Public transport | “It would feel unbelievable” – The idea of ​​two new metro lines in Espoo arouses emotions in Kauklahti

Two new metro lines are planned for Espoo, one of which would extend to Kauklahti. The locals reacted to the proposal with reservations, but there was also a little enthusiasm in the air.

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Proposal about extending the metro line to Kauklahti arouses suspicion among Kauklahti residents and public transport users, but also a little enthusiasm.

HS told on Thursday that two new metro lines are being planned for Espoo as part of the new master plan draft. The proposed metro lines would run between Matinkylä and the center of Espoo and Kivenlahti and Kauklahti. In practice, both would therefore be extensions of the current western subway.

On Thursday evening in Kauklahti, some wondered if the project would ever come to fruition, while others questioned its possible benefits. Positive aspects were also found: if the project was successful, it could provide better access to services and promote the use of public transport in the area.

Residents commented on the metro idea in a situation where it is not yet known how much additional construction would be needed in the area if the metro line were to materialize.

“About me the western metro is not handy either, so an extension would not make my life easier”, said someone who was waiting for a train at the Kauklahti railway station Max Nybondas.

Nybondas said that he mainly travels from Kirkkonummi Masala to Helsinki.

Using the new subway line would require him to change vehicles, which could slow down the journey considerably. Nybondas does not think that he would use the new subway line at all.

“I try to take the Y train, it has fewer stops,” he stated.

Max Nybondas, who was waiting for the train with his child and dog on Thursday, does not think that the subway extension would be useful for him.

Kauklahti waiting for a ride at the station Liisa Pellonpää-Sola viewed the realization of the project with suspicion.

“It would seem incredible if this were to happen, but when?”, he said with a disbelieving laugh.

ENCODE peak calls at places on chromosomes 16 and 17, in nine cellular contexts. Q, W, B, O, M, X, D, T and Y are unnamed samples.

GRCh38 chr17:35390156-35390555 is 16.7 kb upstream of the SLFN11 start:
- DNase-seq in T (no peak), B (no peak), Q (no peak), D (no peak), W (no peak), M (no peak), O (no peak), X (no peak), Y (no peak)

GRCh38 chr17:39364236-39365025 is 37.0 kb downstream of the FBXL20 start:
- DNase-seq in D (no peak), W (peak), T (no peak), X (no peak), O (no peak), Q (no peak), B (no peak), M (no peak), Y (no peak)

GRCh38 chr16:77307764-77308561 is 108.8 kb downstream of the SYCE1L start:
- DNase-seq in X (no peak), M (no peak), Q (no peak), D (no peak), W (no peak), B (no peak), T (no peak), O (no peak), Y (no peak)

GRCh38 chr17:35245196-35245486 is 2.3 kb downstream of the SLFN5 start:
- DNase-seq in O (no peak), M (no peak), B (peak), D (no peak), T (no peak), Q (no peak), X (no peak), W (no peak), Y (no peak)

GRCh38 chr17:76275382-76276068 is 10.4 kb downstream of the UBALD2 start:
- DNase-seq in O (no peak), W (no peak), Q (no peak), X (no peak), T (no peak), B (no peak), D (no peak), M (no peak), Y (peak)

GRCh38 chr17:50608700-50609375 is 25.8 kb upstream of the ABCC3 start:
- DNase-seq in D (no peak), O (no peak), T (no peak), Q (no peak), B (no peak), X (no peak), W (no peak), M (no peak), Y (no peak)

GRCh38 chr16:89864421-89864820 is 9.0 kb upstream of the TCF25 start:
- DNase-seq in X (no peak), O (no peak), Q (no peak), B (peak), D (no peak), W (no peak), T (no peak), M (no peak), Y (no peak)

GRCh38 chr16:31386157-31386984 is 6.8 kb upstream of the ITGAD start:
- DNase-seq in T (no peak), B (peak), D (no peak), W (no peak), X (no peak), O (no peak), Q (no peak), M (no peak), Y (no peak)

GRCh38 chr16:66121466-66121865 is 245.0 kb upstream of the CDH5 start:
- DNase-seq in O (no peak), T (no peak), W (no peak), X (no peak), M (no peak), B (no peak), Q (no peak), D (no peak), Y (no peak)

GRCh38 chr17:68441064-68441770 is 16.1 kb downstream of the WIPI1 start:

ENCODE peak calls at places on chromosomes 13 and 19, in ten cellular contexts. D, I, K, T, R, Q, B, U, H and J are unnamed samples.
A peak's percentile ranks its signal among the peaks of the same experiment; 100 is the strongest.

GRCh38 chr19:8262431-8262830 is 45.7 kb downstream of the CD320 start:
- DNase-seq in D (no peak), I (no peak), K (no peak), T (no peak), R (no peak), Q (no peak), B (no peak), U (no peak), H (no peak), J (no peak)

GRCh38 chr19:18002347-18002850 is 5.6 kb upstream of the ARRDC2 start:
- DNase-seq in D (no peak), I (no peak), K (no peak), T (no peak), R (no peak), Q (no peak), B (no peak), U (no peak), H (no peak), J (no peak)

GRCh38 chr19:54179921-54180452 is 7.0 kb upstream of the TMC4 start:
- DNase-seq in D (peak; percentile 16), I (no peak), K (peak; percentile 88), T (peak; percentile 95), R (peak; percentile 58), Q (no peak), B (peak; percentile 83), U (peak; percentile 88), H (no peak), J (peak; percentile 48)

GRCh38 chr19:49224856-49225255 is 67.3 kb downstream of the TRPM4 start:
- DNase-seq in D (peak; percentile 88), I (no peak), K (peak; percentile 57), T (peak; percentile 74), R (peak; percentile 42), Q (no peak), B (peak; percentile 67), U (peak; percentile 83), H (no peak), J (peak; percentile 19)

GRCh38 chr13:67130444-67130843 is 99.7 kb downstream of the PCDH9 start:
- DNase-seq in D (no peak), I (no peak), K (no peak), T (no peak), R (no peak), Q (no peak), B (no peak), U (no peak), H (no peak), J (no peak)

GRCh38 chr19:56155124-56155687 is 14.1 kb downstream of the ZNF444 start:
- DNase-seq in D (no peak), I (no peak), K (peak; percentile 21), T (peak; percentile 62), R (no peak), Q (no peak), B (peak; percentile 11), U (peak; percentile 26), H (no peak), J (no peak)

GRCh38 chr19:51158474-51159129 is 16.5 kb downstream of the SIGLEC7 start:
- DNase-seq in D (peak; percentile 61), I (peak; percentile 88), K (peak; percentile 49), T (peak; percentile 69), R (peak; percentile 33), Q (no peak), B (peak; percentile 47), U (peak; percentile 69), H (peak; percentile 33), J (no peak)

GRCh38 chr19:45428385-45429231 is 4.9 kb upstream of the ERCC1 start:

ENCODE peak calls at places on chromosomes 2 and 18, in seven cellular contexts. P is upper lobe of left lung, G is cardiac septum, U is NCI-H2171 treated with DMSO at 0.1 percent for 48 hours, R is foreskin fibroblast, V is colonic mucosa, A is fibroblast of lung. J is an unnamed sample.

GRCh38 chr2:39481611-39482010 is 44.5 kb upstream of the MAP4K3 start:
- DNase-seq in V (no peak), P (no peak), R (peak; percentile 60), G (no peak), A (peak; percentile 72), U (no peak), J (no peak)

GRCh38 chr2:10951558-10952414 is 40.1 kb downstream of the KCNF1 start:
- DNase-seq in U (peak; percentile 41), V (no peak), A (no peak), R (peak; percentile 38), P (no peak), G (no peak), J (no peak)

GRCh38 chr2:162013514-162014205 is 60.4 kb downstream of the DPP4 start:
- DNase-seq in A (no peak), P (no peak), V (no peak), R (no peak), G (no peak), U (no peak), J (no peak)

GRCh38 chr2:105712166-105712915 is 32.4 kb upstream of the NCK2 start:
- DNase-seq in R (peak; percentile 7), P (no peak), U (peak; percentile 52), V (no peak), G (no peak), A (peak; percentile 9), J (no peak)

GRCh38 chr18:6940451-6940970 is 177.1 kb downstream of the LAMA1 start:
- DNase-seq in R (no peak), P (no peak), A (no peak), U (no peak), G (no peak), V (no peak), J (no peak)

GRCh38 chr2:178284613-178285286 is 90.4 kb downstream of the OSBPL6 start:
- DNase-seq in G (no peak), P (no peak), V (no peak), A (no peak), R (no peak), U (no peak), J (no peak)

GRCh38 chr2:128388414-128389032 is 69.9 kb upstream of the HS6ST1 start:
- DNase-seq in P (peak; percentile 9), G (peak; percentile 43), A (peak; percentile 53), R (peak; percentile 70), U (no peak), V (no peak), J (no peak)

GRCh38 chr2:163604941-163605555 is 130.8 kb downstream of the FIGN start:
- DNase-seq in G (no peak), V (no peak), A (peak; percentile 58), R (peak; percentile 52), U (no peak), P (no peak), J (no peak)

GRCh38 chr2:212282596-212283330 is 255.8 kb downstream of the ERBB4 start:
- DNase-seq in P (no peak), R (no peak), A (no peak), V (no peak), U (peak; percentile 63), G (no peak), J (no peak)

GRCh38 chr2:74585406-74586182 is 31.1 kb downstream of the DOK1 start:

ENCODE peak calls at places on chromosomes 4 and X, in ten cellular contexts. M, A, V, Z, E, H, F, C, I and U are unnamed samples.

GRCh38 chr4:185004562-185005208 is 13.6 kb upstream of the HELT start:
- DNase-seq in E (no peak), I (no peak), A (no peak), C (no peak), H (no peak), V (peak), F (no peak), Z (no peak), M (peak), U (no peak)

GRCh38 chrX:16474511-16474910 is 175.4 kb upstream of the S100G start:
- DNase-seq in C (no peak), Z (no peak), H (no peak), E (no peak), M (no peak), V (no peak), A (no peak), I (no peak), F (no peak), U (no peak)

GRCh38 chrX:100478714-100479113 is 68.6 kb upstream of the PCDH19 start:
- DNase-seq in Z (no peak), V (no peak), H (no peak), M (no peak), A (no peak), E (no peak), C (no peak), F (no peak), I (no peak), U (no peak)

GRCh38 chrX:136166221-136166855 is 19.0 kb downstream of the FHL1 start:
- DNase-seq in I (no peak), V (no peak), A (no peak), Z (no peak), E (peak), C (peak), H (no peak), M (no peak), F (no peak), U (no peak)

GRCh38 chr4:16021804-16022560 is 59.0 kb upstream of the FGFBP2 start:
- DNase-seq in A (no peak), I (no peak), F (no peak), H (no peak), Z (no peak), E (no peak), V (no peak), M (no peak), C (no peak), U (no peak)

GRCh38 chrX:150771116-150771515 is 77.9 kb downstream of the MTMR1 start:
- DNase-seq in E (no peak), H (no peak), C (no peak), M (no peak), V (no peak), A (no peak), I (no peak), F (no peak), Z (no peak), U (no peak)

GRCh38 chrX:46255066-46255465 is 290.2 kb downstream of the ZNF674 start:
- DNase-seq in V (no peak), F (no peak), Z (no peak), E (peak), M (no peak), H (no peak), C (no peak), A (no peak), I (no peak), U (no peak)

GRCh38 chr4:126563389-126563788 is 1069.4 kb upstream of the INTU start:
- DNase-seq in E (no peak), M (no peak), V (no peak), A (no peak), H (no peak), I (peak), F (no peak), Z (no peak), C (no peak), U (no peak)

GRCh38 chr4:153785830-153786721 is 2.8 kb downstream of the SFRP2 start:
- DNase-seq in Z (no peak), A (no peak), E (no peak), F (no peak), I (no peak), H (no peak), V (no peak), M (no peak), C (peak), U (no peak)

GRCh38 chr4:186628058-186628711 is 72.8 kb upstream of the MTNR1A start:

Espoo's draft general plan looks at the future until 2060, so the project is unlikely to be realized in the next few years.

“I still think it would be good. You could go shopping in Kivenlahti, Lippulaivaa and Isoo Omena”, he reflected.

Pellonpää-Sola says that she has lived in Kauklahti for over 30 years.

“You can move around in the nearby area by car, and you can easily get to the center by train from here. You rarely have to travel by bus and metro. I believe that more public transport would be used if we got a metro connection.”

Liisa Pellonpää-Sola was waiting for a car ride at the Kauklahti train station. He believes that he would use public transport more if Kauklahti was connected to the metro route.

The station R-kiosk hoped that a possible metro line would bring more people to Kauklahti.

“If it brings more people here and we start building here, then it's good and it's beneficial for the new residents”, thought the R-kiosk shopkeeper Erja Mursunen.

However, Mursunen also has reservations about the idea. As an entrepreneur, he has experience with the effects of public transport changes on business.

“Metro has taken away a lot of customers from me in the past when the transport connections have changed,” he lamented.

Mursunen said that he previously worked as a merchant at R kiosks in Helsinki and Kirkkonummi. The disappearance of the customers left bad memories, but otherwise he is not against subway traffic.

“People would probably use less cars if such projects were implemented well, but if you have to wait an hour for a bus when you get off the subway, it doesn't help terribly. The junctions must be handled well,” he emphasized.

Correction 24.2. 3:50 a.m.: Liisa Pellonpää-Sola's last name was previously misspelled as Pellonpää-Salo.

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